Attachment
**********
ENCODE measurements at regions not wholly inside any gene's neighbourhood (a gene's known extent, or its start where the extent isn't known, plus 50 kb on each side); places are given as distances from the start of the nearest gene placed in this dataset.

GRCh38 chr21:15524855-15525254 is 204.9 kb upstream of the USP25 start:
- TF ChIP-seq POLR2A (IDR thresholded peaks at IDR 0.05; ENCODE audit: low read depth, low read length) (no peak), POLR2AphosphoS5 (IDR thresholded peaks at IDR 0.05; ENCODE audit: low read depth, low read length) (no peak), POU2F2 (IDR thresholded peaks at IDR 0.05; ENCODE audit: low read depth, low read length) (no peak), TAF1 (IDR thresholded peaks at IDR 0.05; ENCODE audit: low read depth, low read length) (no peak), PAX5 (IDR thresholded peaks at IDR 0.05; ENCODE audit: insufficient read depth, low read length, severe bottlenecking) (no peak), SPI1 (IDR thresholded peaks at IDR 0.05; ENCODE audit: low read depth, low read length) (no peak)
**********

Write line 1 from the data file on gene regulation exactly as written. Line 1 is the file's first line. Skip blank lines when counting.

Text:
ENCODE measurements at regions not wholly inside any gene's neighbourhood (a gene's known extent, or its start where the extent isn't known, plus 50 kb on each side); places are given as distances from the start of the nearest gene placed in this dataset.